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Groupwork online, no matter what the subject, must be carefully crafted,
coached and valued.

It is not enough to tell students that they must "discuss" online. The
assignment and parameters must be well thought out and one of the criteria
must be "engaging", whether it is discussion questions along the lines of a
particular reading or peer editing of papers. In discussion questions on
readings, I found that I needed a "catalyst" question, something that would
get students talking, not necessarily about the writing. Once they got
"talking", then we could work towards looking at the craft of writing.

Coaching needs to be continual. I did this online in the background, but
sending private messages to those who were on track in support of what they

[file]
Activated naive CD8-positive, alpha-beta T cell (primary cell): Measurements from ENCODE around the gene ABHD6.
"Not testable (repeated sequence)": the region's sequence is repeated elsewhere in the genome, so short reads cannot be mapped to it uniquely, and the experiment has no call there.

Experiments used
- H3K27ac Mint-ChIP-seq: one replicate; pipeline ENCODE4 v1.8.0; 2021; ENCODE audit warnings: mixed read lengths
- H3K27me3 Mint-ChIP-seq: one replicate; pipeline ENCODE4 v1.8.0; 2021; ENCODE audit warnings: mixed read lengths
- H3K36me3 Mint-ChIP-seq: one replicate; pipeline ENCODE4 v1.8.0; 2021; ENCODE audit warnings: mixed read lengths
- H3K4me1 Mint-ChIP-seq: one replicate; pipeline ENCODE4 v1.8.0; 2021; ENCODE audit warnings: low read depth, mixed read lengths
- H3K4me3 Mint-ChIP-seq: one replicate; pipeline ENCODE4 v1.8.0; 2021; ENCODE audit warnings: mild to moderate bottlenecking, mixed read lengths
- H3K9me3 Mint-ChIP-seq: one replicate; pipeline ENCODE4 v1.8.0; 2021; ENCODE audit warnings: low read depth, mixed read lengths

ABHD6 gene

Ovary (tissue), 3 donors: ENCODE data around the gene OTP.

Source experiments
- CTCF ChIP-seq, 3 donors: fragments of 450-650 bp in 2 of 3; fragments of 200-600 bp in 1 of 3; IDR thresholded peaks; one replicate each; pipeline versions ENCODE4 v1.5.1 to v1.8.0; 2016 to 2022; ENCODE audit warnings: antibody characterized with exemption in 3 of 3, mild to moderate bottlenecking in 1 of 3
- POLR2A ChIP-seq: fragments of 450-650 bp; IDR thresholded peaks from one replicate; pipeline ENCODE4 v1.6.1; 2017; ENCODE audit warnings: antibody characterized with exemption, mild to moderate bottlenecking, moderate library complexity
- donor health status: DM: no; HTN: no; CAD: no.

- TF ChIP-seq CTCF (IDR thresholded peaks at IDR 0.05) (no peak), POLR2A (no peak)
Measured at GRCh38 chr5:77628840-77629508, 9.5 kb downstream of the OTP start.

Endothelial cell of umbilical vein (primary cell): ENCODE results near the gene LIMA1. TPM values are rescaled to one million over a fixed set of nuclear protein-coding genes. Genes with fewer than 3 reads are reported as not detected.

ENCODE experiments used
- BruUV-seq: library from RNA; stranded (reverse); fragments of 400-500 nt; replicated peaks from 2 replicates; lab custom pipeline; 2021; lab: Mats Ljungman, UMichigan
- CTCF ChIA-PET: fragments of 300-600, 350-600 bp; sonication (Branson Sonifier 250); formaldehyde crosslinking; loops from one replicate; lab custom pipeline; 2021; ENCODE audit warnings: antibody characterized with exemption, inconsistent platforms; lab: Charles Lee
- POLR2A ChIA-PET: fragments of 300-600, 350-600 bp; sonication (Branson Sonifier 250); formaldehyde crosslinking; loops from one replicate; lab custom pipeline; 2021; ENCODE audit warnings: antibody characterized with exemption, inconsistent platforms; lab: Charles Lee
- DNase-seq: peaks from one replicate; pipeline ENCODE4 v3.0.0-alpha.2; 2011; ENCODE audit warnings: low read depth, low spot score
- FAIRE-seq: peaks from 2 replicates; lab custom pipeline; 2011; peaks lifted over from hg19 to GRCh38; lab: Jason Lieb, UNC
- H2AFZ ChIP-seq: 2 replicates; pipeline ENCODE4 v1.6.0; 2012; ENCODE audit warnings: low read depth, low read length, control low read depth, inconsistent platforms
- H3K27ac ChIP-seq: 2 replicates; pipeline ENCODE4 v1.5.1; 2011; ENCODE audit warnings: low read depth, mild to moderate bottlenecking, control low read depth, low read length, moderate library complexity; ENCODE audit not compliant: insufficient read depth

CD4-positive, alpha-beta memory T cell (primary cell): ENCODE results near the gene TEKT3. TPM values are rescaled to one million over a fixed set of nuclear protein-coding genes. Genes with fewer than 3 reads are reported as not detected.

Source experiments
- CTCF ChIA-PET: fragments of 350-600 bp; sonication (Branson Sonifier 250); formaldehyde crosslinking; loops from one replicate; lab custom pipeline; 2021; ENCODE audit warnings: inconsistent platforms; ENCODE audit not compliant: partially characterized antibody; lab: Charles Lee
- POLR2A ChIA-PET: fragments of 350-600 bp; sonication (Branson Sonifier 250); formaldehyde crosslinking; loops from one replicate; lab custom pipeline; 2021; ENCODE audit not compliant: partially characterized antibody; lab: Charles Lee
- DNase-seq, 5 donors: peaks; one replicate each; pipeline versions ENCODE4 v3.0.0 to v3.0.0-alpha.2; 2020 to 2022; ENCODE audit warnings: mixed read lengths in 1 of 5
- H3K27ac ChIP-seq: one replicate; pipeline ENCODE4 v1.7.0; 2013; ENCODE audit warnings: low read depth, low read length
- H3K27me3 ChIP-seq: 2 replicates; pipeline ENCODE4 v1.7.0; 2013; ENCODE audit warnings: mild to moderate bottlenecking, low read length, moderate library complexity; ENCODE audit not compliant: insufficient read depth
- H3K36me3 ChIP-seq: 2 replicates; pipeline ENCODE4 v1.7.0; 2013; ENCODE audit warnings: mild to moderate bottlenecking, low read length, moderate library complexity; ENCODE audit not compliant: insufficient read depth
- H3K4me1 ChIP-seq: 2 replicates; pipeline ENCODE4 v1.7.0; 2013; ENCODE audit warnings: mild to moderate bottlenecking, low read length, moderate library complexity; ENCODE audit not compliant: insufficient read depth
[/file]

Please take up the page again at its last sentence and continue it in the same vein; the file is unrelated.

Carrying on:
were doing, as well as those who were only half way there, asking them
clarifying questions. For some students, I needed to help them articulate
their thoughts in a private side conversation, before they could post their
ideas.  If the charge was a critique of the writing, then I made each student
an "unofficial" expert. I would give them a writing strategy with a
definition and example that they were to pursue on the other students'
papers. That way everyone in the public conversation looked like they had an
expertese. This way they could teach each other with some validity. (Note:
this listen more to each other than they do to "the English teacher!")

Finally, discussion must be VALUED.  Currently the students are still in the
grades paradigm, so points must be allotted to this activity. No points = no
value in the student's mind.

Lucy MacDonald
Online Writing Faculty sinc 1992 BW (before WEb!)
Chemeketa Community College